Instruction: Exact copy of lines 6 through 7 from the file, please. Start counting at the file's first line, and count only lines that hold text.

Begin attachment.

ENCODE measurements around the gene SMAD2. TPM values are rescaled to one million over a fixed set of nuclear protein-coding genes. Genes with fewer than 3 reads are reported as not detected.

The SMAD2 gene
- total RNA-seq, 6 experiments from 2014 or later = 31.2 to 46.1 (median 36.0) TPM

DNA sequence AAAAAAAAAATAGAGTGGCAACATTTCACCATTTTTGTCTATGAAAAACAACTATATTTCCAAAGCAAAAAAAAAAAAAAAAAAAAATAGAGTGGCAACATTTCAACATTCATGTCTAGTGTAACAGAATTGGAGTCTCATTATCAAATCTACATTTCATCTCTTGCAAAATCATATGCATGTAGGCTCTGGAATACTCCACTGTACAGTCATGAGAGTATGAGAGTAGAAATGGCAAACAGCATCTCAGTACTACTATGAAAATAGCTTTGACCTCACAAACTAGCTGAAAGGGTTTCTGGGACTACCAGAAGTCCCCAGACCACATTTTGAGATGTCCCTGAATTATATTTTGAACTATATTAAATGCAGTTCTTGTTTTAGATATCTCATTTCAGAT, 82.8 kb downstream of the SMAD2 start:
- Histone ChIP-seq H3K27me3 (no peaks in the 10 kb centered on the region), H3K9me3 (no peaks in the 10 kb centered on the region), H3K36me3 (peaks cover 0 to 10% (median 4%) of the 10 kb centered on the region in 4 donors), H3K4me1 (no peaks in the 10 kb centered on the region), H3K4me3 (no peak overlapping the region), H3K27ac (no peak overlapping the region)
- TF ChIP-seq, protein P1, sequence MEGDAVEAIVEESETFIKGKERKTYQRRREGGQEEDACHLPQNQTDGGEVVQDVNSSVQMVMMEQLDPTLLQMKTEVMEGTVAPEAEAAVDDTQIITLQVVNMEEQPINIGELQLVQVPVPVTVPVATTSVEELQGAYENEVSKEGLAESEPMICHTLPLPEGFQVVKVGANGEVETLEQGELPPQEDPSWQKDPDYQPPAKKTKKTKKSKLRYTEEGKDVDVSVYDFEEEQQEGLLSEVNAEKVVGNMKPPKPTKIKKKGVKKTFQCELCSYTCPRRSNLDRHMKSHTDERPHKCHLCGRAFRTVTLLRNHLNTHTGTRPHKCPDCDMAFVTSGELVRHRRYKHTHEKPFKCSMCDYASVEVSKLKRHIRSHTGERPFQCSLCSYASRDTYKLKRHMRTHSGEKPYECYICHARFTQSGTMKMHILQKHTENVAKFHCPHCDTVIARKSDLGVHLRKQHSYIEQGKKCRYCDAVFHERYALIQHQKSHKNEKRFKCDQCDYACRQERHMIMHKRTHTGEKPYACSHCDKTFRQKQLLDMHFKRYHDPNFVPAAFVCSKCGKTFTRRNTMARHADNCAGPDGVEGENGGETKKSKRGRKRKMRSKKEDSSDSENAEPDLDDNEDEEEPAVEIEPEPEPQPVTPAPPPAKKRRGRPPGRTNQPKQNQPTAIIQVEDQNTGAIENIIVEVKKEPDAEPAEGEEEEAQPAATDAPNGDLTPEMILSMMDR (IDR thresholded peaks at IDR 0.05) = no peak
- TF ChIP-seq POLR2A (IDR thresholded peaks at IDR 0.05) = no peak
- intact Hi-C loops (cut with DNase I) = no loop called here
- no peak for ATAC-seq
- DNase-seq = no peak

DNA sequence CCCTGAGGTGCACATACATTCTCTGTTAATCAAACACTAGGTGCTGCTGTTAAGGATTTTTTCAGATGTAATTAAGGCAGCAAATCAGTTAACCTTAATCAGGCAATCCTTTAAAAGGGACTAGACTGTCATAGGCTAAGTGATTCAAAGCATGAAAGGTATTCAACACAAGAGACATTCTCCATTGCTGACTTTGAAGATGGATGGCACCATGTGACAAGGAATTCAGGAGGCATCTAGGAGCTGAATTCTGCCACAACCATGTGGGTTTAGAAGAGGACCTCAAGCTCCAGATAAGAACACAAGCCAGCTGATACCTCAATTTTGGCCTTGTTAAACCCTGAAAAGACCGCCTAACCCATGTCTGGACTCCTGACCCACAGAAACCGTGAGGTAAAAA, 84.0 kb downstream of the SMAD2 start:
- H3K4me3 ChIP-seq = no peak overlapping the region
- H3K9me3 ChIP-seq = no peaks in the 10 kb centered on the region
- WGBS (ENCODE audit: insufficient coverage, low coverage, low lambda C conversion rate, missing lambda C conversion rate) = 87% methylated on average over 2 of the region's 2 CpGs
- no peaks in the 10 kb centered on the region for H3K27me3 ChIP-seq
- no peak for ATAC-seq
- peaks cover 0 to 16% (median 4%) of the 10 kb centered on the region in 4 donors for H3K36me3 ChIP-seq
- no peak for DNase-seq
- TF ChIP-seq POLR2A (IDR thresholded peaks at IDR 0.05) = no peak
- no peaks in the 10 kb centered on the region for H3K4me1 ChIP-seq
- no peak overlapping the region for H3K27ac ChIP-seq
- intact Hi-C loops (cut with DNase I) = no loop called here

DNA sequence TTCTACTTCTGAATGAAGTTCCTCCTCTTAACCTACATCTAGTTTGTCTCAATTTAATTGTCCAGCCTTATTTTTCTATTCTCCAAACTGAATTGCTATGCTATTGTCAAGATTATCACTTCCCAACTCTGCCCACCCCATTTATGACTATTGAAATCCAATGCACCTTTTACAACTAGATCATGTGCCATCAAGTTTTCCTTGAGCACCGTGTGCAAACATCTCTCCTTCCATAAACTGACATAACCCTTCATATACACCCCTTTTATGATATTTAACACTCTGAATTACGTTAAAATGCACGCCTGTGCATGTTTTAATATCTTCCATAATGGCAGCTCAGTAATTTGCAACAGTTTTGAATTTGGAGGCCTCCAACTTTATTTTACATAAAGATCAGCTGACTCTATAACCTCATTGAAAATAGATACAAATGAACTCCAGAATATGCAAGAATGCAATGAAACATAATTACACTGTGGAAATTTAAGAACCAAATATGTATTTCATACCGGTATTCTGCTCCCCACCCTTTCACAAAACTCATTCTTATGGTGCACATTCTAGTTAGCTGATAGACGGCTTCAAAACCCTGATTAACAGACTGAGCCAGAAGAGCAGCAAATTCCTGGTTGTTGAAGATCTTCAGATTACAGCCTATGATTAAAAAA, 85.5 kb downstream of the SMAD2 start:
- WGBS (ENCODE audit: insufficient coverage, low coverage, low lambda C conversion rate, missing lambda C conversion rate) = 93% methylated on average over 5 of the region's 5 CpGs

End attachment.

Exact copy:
- TF ChIP-seq, protein P1, sequence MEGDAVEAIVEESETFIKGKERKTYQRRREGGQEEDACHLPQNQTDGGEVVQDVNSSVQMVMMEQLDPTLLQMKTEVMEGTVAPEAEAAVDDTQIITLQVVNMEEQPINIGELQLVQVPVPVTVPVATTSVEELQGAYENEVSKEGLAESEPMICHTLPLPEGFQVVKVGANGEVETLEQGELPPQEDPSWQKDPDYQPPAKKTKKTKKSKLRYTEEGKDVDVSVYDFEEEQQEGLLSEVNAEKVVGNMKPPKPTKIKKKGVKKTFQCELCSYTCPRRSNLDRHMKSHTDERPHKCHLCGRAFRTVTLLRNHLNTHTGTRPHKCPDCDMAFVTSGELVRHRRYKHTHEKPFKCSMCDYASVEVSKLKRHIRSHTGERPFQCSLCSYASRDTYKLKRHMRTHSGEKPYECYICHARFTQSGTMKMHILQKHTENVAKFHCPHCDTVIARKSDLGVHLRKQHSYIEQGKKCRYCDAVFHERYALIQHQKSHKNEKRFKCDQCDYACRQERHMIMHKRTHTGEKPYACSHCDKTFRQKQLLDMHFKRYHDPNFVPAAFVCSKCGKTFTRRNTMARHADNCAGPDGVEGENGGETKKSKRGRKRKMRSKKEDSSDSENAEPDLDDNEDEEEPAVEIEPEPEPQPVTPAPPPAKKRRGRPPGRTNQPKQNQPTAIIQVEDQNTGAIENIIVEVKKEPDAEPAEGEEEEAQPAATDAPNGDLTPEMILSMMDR (IDR thresholded peaks at IDR 0.05) = no peak
- TF ChIP-seq POLR2A (IDR thresholded peaks at IDR 0.05) = no peak